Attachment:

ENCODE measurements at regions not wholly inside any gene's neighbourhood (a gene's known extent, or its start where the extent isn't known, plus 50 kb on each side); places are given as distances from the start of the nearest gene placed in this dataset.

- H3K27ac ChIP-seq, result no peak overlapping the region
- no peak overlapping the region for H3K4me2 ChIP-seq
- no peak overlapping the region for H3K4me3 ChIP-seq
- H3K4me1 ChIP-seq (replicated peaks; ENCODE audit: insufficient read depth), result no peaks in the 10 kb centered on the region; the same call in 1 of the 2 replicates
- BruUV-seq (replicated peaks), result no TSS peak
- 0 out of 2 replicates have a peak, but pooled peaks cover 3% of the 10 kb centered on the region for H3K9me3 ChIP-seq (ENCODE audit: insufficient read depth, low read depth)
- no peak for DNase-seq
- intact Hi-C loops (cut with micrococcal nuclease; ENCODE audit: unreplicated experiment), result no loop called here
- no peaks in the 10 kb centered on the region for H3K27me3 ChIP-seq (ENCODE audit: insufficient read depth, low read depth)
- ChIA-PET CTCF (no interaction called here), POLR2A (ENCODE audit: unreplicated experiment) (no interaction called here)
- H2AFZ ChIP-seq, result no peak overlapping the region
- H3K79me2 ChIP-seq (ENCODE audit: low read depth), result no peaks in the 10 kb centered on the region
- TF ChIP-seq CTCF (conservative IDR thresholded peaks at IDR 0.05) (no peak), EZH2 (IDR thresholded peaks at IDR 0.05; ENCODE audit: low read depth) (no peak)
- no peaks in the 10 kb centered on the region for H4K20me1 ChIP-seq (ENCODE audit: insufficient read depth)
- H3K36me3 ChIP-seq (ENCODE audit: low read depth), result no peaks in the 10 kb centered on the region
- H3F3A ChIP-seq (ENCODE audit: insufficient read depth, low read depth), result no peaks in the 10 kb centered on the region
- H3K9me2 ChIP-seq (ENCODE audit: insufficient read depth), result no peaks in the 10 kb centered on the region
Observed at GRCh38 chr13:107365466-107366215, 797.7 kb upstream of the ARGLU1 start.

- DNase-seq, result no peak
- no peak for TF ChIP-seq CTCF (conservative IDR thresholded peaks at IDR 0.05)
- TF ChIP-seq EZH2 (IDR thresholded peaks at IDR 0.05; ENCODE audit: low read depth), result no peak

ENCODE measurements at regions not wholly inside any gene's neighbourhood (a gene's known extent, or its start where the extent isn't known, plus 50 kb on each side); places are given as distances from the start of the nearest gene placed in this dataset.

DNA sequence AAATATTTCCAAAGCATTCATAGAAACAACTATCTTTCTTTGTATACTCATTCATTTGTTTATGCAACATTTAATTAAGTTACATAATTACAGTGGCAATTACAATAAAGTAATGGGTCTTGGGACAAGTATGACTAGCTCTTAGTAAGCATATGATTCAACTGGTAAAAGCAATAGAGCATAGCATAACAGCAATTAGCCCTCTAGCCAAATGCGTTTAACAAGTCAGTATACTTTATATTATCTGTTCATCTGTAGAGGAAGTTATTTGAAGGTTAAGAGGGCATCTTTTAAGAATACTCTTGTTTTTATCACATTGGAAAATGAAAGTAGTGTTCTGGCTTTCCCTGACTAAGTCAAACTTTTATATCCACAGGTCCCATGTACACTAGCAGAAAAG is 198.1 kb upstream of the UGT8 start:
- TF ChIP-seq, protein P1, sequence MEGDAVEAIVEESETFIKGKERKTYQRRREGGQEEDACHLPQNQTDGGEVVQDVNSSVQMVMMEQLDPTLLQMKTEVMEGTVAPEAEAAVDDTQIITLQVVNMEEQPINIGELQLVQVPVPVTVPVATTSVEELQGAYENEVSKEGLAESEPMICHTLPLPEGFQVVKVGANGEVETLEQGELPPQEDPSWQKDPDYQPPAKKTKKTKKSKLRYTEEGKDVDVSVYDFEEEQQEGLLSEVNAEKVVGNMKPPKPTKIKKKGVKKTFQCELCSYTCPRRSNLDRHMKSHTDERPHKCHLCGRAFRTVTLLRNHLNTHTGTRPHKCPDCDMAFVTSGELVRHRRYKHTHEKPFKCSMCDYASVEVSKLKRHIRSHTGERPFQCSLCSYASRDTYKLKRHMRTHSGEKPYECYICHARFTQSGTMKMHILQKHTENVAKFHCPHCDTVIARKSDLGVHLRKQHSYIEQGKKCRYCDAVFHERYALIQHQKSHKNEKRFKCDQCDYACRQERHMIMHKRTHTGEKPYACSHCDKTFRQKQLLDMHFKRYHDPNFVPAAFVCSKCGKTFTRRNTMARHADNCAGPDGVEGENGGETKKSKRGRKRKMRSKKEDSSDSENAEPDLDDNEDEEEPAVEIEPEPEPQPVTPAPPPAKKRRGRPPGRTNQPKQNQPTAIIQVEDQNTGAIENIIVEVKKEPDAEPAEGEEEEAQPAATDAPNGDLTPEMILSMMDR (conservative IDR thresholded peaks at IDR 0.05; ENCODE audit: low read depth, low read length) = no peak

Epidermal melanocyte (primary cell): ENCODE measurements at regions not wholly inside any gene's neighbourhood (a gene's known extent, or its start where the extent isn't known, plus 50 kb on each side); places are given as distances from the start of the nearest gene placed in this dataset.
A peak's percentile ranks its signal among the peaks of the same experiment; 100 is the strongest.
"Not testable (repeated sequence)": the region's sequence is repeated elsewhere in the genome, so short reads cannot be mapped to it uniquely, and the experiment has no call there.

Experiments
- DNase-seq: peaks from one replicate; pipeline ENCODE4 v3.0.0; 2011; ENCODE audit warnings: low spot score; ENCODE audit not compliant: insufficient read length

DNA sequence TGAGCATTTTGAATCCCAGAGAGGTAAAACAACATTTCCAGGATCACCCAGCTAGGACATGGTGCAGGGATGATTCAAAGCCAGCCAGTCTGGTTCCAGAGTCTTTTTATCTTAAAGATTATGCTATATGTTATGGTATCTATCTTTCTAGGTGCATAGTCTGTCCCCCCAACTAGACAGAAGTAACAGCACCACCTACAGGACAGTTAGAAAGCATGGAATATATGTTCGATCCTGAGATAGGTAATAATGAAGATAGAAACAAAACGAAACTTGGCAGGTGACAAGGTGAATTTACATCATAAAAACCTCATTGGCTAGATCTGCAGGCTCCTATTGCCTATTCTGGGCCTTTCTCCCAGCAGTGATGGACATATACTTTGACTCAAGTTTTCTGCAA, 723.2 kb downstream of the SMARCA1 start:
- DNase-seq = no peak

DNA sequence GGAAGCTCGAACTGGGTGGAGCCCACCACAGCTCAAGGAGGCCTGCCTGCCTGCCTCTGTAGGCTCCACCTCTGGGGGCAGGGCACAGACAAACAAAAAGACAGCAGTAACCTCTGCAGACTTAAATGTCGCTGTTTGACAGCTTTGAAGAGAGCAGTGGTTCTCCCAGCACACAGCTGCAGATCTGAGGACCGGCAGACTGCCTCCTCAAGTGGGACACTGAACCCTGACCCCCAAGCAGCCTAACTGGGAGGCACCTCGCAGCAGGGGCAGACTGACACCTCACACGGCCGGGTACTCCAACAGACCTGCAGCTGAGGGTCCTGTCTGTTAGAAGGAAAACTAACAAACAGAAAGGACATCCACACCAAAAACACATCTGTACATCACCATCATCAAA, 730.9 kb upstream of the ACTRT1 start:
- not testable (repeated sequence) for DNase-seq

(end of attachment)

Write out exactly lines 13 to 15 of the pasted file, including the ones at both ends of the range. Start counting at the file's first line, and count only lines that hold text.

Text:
- H3K79me2 ChIP-seq (ENCODE audit: low read depth), result no peaks in the 10 kb centered on the region
- TF ChIP-seq CTCF (conservative IDR thresholded peaks at IDR 0.05) (no peak), EZH2 (IDR thresholded peaks at IDR 0.05; ENCODE audit: low read depth) (no peak)
- no peaks in the 10 kb centered on the region for H4K20me1 ChIP-seq (ENCODE audit: insufficient read depth)